As noted in previous Infrastructure Ideas comments on the EV charging sector, the business model – and who gets to channel most of this investment – is an evolving question.  Utilities, EV manufacturers, gasoline retail companies, public authorities, and specialized players continue to jockey for position.  A major factor in the US market is a regulatory environment that limits potential ownership of EV charging and related services by utilities.  This opens the door for players like Electrify America, which has taken the lead in cross-country network build-outs, and for car companies, of which Tesla and Ford have been leading the way in EV charging.  The US is also characterized by relatively high penetration of at-home charging point for vehicles, which has been less practical in Europe, and even more so in China.  China’s public charging market is a mixture of utility-owned and privately owned stations, with public incentives for fast-charging outlets.  Regulatory incentives in China also include rules in some cities, such as Shenzhen and Guangzhou, that ban new registrations for ride-sharing with gasoline combustion-engine cars, along with the quota system in some cities that makes the cost of license plates for gasoline-powered cars nearly equal to the cost of the vehicle.

Opportunities for investors and players will continue to expand rapidly in the coming decades, and be more diversified than for EV production itself.  Charging networks will differ geographically, and at least initially by type of vehicle chargeable.  There will be competition on placement of outlets, as well as the type of technology deployed (and therefore the speed of charging), and to some extent on amenities offered while drivers wait.  Charging technology providers should have several waves of opportunities to sell products to operators of public charging points, as the technologies themselves continue to evolve rapidly – along with EVs themselves.  Wireless charging, being tested by HEVO and others, would significantly alter the playing field.  Niche companies, like Amply which specializes in charging fleets, will compete with generalists.  In Emerging Markets outside of China, where deployment of EVs and charge points is still nascent yet where car ownership is expanding faster than anywhere, one can expect another $50 billion-plus market to develop over the next decade/ decade and a half.  Regulation will also play a major role in Emerging Markets, where one could expect, among other things, to see attempts by technology providers to gain exclusive rights in cities and/or countries to deploy charging technologies, as well as attempts by governments to bring providers in by providing exclusive rights.  Procurement practices will make important differences in the speed of deployment, and the costs of EV charging services, in different countries.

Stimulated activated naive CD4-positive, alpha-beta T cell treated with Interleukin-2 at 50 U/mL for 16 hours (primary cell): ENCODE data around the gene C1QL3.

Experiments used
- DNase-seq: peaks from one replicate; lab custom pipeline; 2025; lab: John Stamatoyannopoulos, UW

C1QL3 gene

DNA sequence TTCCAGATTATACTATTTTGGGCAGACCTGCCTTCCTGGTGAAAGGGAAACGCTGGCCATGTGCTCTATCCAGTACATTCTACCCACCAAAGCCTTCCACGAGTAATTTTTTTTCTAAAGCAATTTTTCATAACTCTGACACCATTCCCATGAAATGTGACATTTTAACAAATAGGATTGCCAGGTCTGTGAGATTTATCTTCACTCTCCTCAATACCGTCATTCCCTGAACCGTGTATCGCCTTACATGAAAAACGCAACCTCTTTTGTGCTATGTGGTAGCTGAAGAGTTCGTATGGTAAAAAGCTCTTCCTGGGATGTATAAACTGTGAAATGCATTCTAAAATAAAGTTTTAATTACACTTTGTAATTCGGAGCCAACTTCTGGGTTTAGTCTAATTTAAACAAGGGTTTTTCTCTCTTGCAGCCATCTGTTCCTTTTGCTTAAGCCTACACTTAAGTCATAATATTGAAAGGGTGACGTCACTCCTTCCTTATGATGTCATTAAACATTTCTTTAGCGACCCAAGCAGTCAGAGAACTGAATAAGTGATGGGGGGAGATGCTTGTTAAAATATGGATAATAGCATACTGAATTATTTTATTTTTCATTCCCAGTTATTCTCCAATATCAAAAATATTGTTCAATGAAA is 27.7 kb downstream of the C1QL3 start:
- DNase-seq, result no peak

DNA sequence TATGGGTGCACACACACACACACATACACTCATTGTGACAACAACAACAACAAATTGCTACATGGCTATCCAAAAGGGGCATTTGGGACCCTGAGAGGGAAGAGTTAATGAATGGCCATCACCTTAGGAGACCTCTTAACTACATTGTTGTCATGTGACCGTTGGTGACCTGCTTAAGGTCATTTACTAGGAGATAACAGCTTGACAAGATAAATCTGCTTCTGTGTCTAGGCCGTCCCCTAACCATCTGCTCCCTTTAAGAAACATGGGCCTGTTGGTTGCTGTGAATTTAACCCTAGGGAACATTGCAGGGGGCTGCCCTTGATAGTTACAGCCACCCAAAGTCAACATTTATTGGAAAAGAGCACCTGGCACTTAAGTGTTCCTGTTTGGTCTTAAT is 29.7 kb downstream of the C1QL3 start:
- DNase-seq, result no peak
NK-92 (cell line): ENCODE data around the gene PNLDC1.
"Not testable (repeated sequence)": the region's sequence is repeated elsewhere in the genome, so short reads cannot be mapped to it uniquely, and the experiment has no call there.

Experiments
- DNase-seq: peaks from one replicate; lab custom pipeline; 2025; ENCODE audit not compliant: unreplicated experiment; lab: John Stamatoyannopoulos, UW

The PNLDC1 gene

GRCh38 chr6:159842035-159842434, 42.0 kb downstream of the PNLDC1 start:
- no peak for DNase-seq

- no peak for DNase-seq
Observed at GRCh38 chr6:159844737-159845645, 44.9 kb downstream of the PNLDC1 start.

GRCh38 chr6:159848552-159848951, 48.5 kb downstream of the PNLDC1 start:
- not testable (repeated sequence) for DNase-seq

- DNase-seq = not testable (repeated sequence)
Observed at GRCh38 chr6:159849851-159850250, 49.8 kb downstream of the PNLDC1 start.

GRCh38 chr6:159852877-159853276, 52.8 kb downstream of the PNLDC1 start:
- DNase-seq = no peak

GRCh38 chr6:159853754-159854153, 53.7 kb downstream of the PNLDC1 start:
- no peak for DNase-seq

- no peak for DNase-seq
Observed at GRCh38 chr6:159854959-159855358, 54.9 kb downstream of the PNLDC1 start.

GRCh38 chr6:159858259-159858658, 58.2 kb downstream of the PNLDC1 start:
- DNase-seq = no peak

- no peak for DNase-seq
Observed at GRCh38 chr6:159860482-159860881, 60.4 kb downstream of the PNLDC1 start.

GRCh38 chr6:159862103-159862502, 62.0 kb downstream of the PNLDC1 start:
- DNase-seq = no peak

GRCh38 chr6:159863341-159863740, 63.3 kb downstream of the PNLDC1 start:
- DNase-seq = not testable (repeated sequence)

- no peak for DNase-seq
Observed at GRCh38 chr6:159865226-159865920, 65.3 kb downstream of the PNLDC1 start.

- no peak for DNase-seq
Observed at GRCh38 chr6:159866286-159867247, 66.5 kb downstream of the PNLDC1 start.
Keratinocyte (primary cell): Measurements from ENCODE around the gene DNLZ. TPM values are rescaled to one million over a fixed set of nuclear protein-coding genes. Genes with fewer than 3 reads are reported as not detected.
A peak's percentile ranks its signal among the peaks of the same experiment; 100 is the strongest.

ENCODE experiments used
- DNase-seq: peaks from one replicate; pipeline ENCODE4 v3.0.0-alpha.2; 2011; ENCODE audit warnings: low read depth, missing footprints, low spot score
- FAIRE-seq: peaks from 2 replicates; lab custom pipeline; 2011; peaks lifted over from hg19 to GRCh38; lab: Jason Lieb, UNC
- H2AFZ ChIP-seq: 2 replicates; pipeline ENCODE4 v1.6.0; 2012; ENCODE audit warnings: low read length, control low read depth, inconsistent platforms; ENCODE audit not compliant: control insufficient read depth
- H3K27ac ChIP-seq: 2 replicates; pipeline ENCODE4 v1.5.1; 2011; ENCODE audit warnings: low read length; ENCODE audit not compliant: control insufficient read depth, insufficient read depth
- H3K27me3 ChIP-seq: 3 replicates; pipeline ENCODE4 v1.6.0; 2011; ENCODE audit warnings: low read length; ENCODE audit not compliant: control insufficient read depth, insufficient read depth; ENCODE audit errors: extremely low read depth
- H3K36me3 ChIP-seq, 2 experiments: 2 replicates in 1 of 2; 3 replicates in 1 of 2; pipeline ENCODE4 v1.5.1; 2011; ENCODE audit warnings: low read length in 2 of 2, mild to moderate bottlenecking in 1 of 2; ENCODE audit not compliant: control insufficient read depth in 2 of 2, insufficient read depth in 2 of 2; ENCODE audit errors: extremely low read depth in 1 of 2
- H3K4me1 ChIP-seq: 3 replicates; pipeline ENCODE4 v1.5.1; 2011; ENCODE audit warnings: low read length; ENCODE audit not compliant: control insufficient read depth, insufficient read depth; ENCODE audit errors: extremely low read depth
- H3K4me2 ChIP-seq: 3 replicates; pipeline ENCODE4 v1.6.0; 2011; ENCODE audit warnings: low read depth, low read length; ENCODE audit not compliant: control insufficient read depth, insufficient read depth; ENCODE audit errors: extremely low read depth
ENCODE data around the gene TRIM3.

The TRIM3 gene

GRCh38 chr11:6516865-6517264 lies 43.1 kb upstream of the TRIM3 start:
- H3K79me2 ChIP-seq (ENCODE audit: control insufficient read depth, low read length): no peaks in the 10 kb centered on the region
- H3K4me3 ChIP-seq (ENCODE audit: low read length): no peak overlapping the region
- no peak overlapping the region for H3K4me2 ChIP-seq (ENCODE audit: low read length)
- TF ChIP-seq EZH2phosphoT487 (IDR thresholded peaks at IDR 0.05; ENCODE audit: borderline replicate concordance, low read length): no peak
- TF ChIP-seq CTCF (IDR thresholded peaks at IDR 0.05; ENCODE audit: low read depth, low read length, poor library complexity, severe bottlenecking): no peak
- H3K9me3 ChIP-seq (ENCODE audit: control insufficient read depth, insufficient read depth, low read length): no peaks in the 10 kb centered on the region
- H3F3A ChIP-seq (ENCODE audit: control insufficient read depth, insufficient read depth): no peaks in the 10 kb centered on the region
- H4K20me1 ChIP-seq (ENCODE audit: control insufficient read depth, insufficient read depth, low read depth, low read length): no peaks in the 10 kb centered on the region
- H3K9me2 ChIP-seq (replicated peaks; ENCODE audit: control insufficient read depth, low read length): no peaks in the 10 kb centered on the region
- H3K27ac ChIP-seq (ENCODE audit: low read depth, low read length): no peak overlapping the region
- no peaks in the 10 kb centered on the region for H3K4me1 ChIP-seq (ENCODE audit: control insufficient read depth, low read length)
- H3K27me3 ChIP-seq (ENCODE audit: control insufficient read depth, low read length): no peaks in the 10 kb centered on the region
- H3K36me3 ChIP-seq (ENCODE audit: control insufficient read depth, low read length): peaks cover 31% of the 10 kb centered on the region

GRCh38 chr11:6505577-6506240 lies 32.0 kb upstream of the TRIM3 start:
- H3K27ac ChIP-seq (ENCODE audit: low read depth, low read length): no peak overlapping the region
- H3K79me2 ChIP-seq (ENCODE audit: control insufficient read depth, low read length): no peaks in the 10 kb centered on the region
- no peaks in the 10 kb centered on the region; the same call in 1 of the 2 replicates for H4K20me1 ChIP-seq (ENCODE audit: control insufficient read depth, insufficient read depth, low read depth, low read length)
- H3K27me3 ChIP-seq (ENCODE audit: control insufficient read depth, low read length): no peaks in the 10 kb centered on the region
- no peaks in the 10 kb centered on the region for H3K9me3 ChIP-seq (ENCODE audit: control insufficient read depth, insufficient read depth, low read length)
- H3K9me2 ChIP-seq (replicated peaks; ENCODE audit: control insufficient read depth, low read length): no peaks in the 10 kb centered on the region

As headlined, this is one bright spot in the infrastructure world.  Who will make money, and which business models will succeed, remains to be seen.  What is clear is that there will be a big opportunity cost to ignoring the EV charging business.  Another example of where technology change is driving the direction of infrastructure investments.